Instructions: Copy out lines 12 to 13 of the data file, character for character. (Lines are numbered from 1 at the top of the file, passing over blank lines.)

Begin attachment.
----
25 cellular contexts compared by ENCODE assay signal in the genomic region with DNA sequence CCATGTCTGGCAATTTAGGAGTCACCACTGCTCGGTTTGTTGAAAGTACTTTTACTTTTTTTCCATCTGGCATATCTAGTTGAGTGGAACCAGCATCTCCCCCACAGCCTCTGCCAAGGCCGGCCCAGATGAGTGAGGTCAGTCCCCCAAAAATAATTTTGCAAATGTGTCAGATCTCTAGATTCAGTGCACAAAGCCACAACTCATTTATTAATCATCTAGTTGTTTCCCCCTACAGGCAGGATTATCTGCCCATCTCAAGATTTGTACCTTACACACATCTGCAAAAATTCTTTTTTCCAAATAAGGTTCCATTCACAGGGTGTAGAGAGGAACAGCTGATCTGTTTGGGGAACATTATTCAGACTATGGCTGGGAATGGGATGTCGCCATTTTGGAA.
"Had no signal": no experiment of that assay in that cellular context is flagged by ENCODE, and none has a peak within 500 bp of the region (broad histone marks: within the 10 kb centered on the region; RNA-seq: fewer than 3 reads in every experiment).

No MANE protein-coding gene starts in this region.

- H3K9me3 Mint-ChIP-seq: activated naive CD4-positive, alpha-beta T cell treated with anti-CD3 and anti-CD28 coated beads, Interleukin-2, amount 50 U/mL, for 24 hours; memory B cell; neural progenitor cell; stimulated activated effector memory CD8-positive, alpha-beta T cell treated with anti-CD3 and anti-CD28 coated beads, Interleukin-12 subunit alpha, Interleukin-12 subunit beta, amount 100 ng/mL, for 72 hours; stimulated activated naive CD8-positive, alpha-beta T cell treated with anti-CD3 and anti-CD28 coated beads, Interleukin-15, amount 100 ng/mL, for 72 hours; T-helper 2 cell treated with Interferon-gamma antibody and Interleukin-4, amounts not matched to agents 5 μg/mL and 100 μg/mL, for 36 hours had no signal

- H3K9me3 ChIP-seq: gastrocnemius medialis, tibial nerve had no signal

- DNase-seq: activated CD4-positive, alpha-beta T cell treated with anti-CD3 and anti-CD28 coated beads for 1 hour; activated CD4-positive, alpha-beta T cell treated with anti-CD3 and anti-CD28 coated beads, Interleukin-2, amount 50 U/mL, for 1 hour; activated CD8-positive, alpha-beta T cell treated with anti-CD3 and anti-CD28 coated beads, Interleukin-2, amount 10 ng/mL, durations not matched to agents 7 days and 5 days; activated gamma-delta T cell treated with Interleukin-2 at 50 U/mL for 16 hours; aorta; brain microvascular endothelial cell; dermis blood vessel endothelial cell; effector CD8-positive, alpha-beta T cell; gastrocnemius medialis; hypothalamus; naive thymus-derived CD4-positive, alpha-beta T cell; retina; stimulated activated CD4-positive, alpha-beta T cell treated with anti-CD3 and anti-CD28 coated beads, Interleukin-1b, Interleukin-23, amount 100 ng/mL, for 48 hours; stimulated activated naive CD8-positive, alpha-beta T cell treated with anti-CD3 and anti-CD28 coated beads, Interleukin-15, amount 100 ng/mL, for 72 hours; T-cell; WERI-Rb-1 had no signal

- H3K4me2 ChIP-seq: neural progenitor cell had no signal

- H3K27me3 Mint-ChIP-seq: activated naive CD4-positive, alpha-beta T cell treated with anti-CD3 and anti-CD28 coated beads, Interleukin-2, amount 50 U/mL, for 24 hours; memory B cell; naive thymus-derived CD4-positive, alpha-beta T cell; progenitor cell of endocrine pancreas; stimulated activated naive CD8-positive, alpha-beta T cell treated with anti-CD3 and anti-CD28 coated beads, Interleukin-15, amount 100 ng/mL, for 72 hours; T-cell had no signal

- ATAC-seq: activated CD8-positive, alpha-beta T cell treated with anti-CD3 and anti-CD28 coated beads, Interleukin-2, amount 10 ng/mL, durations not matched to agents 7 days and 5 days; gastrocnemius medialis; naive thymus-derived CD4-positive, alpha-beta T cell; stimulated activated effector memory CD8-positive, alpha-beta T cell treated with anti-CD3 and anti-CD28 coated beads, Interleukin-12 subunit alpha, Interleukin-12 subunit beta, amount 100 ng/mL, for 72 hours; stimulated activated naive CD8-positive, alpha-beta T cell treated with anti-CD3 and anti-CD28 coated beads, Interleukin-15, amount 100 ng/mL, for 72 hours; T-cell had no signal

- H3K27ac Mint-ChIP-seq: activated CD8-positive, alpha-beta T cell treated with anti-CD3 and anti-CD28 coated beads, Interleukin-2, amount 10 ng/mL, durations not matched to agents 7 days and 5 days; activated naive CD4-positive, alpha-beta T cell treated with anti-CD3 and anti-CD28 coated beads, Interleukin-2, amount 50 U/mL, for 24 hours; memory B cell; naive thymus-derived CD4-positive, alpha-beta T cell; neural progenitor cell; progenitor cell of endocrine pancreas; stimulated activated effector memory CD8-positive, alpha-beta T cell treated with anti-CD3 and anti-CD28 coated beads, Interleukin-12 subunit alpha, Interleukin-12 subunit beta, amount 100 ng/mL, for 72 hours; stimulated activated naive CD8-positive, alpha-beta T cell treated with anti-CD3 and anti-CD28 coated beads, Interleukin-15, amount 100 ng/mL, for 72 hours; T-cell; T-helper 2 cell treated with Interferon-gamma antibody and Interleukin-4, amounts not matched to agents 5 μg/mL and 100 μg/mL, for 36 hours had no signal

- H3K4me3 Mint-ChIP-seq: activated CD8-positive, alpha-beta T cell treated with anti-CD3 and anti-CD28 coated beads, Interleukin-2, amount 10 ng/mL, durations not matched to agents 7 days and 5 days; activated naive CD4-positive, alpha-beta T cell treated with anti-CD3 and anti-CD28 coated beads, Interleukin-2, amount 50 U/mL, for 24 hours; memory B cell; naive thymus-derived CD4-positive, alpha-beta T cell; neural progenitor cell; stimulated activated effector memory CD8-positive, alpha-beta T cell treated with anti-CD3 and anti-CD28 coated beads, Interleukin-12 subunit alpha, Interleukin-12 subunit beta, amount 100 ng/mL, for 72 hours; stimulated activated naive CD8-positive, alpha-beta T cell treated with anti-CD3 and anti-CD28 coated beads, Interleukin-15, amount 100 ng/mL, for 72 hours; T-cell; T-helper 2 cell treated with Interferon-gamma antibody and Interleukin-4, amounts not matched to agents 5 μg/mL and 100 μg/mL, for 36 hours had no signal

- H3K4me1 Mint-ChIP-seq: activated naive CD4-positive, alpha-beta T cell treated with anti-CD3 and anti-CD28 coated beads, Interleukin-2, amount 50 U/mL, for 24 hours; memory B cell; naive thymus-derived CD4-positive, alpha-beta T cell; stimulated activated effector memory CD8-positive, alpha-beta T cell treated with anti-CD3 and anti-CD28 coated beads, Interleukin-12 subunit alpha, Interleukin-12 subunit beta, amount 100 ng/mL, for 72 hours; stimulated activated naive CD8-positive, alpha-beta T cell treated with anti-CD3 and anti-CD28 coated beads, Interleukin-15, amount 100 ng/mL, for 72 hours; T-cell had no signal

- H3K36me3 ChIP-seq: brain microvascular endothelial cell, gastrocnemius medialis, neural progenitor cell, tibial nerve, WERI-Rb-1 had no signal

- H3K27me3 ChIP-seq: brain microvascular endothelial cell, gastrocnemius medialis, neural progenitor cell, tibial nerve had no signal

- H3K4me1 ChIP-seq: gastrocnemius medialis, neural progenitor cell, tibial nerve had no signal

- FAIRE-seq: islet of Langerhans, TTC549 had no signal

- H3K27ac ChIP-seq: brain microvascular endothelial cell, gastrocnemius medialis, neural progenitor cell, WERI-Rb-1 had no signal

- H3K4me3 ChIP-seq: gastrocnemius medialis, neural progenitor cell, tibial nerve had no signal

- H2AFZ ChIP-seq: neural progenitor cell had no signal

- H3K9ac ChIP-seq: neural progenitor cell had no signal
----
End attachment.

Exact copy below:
- H3K4me1 Mint-ChIP-seq: activated naive CD4-positive, alpha-beta T cell treated with anti-CD3 and anti-CD28 coated beads, Interleukin-2, amount 50 U/mL, for 24 hours; memory B cell; naive thymus-derived CD4-positive, alpha-beta T cell; stimulated activated effector memory CD8-positive, alpha-beta T cell treated with anti-CD3 and anti-CD28 coated beads, Interleukin-12 subunit alpha, Interleukin-12 subunit beta, amount 100 ng/mL, for 72 hours; stimulated activated naive CD8-positive, alpha-beta T cell treated with anti-CD3 and anti-CD28 coated beads, Interleukin-15, amount 100 ng/mL, for 72 hours; T-cell had no signal

- H3K36me3 ChIP-seq: brain microvascular endothelial cell, gastrocnemius medialis, neural progenitor cell, tibial nerve, WERI-Rb-1 had no signal